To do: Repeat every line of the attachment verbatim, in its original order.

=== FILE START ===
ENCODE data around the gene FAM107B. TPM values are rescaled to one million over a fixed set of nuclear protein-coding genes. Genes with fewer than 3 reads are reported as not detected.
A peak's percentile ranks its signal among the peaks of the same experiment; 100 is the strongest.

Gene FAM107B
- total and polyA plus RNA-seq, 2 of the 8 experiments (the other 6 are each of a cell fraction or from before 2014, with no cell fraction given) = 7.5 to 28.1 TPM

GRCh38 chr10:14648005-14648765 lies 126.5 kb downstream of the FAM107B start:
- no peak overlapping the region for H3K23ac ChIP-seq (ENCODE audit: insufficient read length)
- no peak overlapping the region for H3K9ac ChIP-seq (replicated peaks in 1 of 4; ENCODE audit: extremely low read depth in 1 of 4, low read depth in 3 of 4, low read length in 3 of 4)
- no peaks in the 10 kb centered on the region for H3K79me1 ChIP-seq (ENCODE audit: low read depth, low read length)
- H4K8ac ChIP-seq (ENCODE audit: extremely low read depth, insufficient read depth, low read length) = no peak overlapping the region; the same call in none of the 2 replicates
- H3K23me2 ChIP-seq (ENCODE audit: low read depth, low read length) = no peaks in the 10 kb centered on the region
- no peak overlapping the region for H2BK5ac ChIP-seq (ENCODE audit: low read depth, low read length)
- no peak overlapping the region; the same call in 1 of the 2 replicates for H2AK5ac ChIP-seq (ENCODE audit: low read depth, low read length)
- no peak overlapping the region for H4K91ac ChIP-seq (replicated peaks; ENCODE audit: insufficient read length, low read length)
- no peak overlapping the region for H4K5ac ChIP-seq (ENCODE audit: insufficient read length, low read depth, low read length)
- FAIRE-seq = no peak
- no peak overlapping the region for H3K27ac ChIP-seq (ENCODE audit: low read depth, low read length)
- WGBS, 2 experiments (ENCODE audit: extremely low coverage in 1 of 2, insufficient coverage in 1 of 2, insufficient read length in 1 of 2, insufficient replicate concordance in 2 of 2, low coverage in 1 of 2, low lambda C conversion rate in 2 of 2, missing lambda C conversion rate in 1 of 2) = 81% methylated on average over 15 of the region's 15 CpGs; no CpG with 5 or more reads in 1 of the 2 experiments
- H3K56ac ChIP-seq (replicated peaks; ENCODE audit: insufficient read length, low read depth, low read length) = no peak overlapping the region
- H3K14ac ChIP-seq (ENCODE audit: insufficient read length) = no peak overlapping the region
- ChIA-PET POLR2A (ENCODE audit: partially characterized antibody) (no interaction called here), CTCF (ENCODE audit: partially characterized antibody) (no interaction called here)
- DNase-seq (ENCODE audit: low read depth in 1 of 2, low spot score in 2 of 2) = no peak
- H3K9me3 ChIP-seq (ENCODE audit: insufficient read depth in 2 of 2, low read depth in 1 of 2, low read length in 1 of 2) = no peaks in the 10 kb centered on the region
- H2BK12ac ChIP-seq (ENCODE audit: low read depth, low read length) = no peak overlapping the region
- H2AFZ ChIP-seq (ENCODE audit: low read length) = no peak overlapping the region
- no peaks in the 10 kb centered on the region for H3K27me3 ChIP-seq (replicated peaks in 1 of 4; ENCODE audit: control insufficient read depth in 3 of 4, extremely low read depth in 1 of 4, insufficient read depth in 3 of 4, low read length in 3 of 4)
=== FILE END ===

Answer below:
ENCODE data around the gene FAM107B. TPM values are rescaled to one million over a fixed set of nuclear protein-coding genes. Genes with fewer than 3 reads are reported as not detected.
A peak's percentile ranks its signal among the peaks of the same experiment; 100 is the strongest.

Gene FAM107B
- total and polyA plus RNA-seq, 2 of the 8 experiments (the other 6 are each of a cell fraction or from before 2014, with no cell fraction given) = 7.5 to 28.1 TPM

GRCh38 chr10:14648005-14648765 lies 126.5 kb downstream of the FAM107B start:
- no peak overlapping the region for H3K23ac ChIP-seq (ENCODE audit: insufficient read length)
- no peak overlapping the region for H3K9ac ChIP-seq (replicated peaks in 1 of 4; ENCODE audit: extremely low read depth in 1 of 4, low read depth in 3 of 4, low read length in 3 of 4)
- no peaks in the 10 kb centered on the region for H3K79me1 ChIP-seq (ENCODE audit: low read depth, low read length)
- H4K8ac ChIP-seq (ENCODE audit: extremely low read depth, insufficient read depth, low read length) = no peak overlapping the region; the same call in none of the 2 replicates
- H3K23me2 ChIP-seq (ENCODE audit: low read depth, low read length) = no peaks in the 10 kb centered on the region
- no peak overlapping the region for H2BK5ac ChIP-seq (ENCODE audit: low read depth, low read length)
- no peak overlapping the region; the same call in 1 of the 2 replicates for H2AK5ac ChIP-seq (ENCODE audit: low read depth, low read length)
- no peak overlapping the region for H4K91ac ChIP-seq (replicated peaks; ENCODE audit: insufficient read length, low read length)
- no peak overlapping the region for H4K5ac ChIP-seq (ENCODE audit: insufficient read length, low read depth, low read length)
- FAIRE-seq = no peak
- no peak overlapping the region for H3K27ac ChIP-seq (ENCODE audit: low read depth, low read length)
- WGBS, 2 experiments (ENCODE audit: extremely low coverage in 1 of 2, insufficient coverage in 1 of 2, insufficient read length in 1 of 2, insufficient replicate concordance in 2 of 2, low coverage in 1 of 2, low lambda C conversion rate in 2 of 2, missing lambda C conversion rate in 1 of 2) = 81% methylated on average over 15 of the region's 15 CpGs; no CpG with 5 or more reads in 1 of the 2 experiments
- H3K56ac ChIP-seq (replicated peaks; ENCODE audit: insufficient read length, low read depth, low read length) = no peak overlapping the region
- H3K14ac ChIP-seq (ENCODE audit: insufficient read length) = no peak overlapping the region
- ChIA-PET POLR2A (ENCODE audit: partially characterized antibody) (no interaction called here), CTCF (ENCODE audit: partially characterized antibody) (no interaction called here)
- DNase-seq (ENCODE audit: low read depth in 1 of 2, low spot score in 2 of 2) = no peak
- H3K9me3 ChIP-seq (ENCODE audit: insufficient read depth in 2 of 2, low read depth in 1 of 2, low read length in 1 of 2) = no peaks in the 10 kb centered on the region
- H2BK12ac ChIP-seq (ENCODE audit: low read depth, low read length) = no peak overlapping the region
- H2AFZ ChIP-seq (ENCODE audit: low read length) = no peak overlapping the region
- no peaks in the 10 kb centered on the region for H3K27me3 ChIP-seq (replicated peaks in 1 of 4; ENCODE audit: control insufficient read depth in 3 of 4, extremely low read depth in 1 of 4, insufficient read depth in 3 of 4, low read length in 3 of 4)